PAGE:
Like It Is:

New network will benefit SEC, ESPN most

By: Wally Hall
Published: Thursday, August 14, 2014
Here is a look inside Arkansas' SEC Network control room. (photo courtesy Mike Waddell)
Here is a look inside Arkansas' SEC Network control room. (photo courtesy Mike Waddell)

We are privileged to be born in America, but we are blessed to live in the South where football is Saturday's church.

So perhaps today's launching of the SEC Network is the greatest thing to happen to television since 1954, when the Rose Bowl Parade was broadcast in color.

Just how wonderful it is for fans of SEC schools -- and is it worth it -- remains to be seen, but it is obviously set up to be a major financial boost for the SEC and its 14 members.

When the first program airs at 5 p.m. today, it will be available in more than 90 million homes and 75 million have already subscribed. That's 3 million more subscribers than the NFL Network, 15 million more than the Big Ten and 49 million more than the Pacific-12, which is still squabbling with Direct TV.

It has been reported that ESPN will charge $1.40 for subscribers within its footprint. The footprint is basically all of the South plus Texas, Missouri and Kansas because that is where the schools and the majority of their fans are. Apparently fans who live outside the footprint will pay about 26 cents a month.

Keep in mind that is paid every month, so estimates are the SEC's revenue are about to jump $500 million to $600 million every year, or approximately $35 million more for every member school every year.

Real money. The green kind with lots of zeroes.

Yet, nothing is guaranteed.

Patrick Seitz of Investor's Business Daily has written a story that most Americans are about tapped out on what they will pay for entertainment. It notes that in the past five years families are paying 12 to 20 percent more for TV while income has fallen 6 percent when adjusted for inflation.

Home movie purchases and movie rentals are down, and so is movie theater attendance. Football ticket sales were down at many schools last season, and not even Alabama at Arkansas has sold out yet.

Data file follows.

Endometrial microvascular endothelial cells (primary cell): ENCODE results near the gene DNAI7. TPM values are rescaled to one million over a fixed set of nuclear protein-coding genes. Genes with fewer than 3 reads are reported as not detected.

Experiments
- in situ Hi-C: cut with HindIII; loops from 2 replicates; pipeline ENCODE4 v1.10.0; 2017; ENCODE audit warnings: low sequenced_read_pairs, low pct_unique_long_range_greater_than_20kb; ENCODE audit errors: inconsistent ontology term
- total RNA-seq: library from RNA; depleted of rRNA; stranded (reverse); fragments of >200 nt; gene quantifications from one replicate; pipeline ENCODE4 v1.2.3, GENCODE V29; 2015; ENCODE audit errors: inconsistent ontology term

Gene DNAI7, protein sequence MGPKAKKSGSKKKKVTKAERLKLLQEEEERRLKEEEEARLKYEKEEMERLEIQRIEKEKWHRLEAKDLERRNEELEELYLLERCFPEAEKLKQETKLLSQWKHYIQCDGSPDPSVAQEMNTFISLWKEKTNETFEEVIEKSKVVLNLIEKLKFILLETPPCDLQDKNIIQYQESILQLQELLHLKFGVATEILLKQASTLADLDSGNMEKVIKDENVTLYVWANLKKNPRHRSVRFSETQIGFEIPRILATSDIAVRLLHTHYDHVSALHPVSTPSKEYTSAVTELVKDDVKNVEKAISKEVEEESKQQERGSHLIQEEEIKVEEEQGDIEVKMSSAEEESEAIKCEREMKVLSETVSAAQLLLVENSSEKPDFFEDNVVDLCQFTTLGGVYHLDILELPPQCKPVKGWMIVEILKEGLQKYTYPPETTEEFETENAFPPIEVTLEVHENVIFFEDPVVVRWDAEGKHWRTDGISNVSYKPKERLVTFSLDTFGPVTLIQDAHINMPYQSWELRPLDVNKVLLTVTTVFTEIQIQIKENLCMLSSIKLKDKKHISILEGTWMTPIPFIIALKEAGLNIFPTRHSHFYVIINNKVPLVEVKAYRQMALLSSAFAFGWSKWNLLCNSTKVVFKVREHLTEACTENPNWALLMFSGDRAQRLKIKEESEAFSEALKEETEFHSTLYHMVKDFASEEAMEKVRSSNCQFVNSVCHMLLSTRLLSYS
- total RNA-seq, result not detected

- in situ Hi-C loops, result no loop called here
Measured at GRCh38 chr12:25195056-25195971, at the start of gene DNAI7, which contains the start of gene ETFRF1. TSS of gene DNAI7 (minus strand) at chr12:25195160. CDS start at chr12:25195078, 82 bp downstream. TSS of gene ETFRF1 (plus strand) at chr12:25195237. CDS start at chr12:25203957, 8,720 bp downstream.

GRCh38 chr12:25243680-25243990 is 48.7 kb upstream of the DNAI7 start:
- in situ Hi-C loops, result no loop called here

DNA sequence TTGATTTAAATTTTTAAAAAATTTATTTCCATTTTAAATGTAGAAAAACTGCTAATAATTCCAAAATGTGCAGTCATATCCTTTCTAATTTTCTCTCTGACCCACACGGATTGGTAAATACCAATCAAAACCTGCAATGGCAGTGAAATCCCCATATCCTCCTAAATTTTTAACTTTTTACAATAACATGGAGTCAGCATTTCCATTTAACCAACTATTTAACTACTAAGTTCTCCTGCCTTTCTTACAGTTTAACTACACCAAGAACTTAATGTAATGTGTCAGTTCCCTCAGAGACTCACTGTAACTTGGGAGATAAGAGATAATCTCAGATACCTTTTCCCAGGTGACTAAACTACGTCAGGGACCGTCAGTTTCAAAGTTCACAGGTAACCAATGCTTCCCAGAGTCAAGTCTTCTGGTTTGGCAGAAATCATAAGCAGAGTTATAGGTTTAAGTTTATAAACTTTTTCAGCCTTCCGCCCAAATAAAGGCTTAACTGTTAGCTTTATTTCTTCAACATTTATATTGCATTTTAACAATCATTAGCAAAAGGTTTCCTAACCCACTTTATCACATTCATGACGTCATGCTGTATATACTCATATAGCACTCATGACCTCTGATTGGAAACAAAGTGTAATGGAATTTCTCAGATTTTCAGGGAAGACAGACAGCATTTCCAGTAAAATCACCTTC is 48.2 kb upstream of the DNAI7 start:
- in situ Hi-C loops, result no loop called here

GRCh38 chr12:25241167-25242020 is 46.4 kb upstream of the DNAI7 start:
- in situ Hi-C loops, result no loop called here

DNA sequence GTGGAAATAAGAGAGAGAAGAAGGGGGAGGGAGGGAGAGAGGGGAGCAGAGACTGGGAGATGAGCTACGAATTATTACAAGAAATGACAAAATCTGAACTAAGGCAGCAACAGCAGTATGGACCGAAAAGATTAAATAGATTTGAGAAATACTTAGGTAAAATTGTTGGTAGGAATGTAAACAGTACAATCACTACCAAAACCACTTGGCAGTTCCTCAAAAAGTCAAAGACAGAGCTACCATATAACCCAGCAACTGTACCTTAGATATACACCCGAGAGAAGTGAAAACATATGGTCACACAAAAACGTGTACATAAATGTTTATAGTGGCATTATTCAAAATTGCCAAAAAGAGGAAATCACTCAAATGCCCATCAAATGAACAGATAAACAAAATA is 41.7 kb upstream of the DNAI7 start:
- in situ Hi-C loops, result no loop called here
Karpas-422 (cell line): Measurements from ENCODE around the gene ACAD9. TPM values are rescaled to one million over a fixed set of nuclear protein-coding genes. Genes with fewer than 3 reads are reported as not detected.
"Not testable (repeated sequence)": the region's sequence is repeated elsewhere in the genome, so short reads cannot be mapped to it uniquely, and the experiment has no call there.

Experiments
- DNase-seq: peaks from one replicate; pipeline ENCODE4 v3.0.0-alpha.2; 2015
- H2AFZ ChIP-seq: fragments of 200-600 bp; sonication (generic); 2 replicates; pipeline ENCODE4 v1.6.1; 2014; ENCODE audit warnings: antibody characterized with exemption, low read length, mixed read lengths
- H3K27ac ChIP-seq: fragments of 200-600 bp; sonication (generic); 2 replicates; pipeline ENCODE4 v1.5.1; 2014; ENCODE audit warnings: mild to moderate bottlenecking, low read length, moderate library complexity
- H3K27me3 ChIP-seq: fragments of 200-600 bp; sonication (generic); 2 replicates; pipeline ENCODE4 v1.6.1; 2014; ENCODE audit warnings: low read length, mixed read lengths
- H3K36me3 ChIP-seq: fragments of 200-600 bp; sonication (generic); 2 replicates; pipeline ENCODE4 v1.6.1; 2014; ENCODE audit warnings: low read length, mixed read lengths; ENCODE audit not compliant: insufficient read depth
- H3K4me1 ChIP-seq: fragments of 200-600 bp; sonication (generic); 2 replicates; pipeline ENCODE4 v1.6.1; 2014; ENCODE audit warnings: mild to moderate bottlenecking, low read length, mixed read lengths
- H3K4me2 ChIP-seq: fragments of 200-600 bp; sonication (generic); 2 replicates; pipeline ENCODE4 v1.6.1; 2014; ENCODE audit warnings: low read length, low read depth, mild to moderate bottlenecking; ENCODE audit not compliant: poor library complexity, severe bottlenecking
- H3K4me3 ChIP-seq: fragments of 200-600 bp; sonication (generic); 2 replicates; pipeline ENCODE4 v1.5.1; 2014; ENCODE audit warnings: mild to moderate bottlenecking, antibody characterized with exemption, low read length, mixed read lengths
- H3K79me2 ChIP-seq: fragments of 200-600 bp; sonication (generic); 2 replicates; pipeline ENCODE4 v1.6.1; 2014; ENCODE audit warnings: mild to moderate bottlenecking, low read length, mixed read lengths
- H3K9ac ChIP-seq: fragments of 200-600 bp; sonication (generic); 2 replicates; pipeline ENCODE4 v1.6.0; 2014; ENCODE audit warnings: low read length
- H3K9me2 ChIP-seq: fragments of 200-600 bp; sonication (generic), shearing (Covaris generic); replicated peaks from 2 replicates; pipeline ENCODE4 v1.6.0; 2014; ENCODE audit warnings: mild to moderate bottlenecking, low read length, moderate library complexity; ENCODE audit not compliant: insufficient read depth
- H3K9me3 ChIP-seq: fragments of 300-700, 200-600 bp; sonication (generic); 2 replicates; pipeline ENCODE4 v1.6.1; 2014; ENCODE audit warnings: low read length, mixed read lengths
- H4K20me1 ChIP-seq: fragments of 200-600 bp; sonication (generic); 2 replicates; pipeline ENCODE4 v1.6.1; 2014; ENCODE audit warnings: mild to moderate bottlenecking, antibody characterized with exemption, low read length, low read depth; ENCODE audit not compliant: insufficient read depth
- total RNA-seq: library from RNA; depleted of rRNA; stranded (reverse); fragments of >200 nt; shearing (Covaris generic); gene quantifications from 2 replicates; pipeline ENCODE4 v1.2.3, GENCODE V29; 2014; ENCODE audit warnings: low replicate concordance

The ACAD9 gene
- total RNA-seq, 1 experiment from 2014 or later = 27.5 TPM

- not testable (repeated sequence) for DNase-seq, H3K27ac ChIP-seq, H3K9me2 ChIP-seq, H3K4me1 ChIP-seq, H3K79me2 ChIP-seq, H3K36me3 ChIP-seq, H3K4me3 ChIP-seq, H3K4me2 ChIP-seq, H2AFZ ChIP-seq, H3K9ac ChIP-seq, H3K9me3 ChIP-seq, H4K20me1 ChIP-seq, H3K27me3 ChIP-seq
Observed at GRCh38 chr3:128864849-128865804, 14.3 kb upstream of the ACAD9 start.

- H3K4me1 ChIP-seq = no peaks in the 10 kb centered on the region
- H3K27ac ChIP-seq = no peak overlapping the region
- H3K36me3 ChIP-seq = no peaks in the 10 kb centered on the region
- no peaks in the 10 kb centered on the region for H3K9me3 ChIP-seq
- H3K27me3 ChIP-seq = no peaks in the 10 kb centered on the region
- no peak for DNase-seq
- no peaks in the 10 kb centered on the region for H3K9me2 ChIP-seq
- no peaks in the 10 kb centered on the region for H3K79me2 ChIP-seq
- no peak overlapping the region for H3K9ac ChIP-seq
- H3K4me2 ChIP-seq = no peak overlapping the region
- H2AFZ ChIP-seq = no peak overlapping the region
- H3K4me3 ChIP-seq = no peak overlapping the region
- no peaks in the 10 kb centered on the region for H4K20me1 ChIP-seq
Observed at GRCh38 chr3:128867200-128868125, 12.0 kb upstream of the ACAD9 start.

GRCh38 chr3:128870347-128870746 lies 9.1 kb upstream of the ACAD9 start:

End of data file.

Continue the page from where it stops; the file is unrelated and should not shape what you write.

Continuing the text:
Paying $1.40 doesn't sound like much, but who thinks it will stay that low? ESPN was dirt cheap as a start-up but today, according to Forbes magazine, it garners around $5 every month from every subscriber.

ESPN is a beautiful business model for ESPN. It gets paid to broadcast and gets to sell advertising.

Since it began broadcasting in 1980, it has grown into the most powerful sports entity in the world. More powerful than the NFL, the NBA, Major League Baseball, the NCAA and all its members combined.

ESPN is not only paying the bills, but huge salaries and bonuses.

The SEC Network isn't just about football. It is about all SEC sports, but football will tote the note just as it does on every major college campus.

Also keep in mind that ESPN stands for Entertainment and Sports Programming Network, which is about entertaining not news gathering. What you see and hear won't be all pablum, but there will more than enough for everyone.

It is a business where reporting is too often opinionated. Where the bottom line is always the bottom line.

ESPN may have too much power, but it does a great job of entertaining sports fans and they already have 34 SEC football games scheduled.

Other programming will include four hours of the same Paul Finebaum show that has been on radio for years, and he'll be taking calls from some of sports' greatest fanatics.

It also will include SEC Nation, which is essentially a copy of ESPN's College Game Day, SEC Now (more talk), SEC Storied (similar to ESPN's 30 for 30 series, and an early view of a couple of them was impressive) and Film Room, which is a different coach doing an X and O session for fans.

That's a lot of SEC sports and a lot of hours to fill since it will air 24 hours a day, 365 days a year for $1.40 a month. For now.

Sports on 08/14/2014